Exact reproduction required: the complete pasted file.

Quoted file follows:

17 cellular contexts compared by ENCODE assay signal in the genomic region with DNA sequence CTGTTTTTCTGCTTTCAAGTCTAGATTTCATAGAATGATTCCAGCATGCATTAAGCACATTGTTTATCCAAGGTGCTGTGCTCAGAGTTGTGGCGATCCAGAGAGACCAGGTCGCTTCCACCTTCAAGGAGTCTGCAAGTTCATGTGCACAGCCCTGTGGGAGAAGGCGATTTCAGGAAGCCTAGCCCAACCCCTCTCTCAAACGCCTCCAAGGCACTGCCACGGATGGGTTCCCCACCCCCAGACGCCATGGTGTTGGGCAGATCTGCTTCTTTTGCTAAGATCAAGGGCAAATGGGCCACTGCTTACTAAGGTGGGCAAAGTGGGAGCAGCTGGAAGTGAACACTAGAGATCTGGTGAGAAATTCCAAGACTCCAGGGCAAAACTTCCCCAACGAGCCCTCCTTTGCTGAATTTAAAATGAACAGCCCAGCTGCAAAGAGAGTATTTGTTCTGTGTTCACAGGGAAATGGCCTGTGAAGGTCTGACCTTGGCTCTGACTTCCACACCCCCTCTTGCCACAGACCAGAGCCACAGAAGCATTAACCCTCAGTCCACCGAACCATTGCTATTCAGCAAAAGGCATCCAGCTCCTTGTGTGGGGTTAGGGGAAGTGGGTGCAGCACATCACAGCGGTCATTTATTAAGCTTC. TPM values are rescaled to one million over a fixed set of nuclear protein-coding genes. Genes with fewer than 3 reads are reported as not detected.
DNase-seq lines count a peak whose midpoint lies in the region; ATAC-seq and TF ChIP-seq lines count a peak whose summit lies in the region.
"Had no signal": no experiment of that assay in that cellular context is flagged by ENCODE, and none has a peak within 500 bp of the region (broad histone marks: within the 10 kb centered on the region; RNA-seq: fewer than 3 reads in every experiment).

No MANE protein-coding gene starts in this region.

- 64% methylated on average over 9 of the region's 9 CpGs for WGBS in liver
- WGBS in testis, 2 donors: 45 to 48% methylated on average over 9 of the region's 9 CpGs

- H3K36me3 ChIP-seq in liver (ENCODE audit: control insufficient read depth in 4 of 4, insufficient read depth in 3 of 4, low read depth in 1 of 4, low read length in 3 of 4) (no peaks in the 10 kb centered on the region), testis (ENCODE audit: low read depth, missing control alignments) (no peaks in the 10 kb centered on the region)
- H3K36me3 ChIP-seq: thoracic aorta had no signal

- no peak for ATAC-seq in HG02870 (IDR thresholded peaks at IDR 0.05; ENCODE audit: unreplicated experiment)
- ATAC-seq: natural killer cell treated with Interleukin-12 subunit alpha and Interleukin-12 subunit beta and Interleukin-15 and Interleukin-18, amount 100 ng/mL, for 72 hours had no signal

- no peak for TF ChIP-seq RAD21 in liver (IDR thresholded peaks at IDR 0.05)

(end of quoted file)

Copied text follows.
17 cellular contexts compared by ENCODE assay signal in the genomic region with DNA sequence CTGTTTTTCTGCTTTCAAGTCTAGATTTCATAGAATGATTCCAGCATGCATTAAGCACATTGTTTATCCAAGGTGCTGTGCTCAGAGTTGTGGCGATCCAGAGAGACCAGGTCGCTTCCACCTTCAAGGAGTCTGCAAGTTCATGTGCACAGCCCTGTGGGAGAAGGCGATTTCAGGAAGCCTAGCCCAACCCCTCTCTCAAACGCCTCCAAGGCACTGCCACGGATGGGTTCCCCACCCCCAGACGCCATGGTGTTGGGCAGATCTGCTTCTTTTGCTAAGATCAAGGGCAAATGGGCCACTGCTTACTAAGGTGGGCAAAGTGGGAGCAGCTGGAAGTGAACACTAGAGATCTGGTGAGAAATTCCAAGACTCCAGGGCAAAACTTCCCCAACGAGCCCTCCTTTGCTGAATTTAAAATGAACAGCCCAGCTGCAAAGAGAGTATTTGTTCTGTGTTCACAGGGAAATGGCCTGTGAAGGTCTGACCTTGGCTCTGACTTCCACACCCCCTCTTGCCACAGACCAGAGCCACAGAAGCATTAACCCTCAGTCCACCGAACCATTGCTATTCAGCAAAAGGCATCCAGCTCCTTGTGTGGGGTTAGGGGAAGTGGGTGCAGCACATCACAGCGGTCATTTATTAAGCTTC. TPM values are rescaled to one million over a fixed set of nuclear protein-coding genes. Genes with fewer than 3 reads are reported as not detected.
DNase-seq lines count a peak whose midpoint lies in the region; ATAC-seq and TF ChIP-seq lines count a peak whose summit lies in the region.
"Had no signal": no experiment of that assay in that cellular context is flagged by ENCODE, and none has a peak within 500 bp of the region (broad histone marks: within the 10 kb centered on the region; RNA-seq: fewer than 3 reads in every experiment).

No MANE protein-coding gene starts in this region.

- 64% methylated on average over 9 of the region's 9 CpGs for WGBS in liver
- WGBS in testis, 2 donors: 45 to 48% methylated on average over 9 of the region's 9 CpGs

- H3K36me3 ChIP-seq in liver (ENCODE audit: control insufficient read depth in 4 of 4, insufficient read depth in 3 of 4, low read depth in 1 of 4, low read length in 3 of 4) (no peaks in the 10 kb centered on the region), testis (ENCODE audit: low read depth, missing control alignments) (no peaks in the 10 kb centered on the region)
- H3K36me3 ChIP-seq: thoracic aorta had no signal

- no peak for ATAC-seq in HG02870 (IDR thresholded peaks at IDR 0.05; ENCODE audit: unreplicated experiment)
- ATAC-seq: natural killer cell treated with Interleukin-12 subunit alpha and Interleukin-12 subunit beta and Interleukin-15 and Interleukin-18, amount 100 ng/mL, for 72 hours had no signal

- no peak for TF ChIP-seq RAD21 in liver (IDR thresholded peaks at IDR 0.05)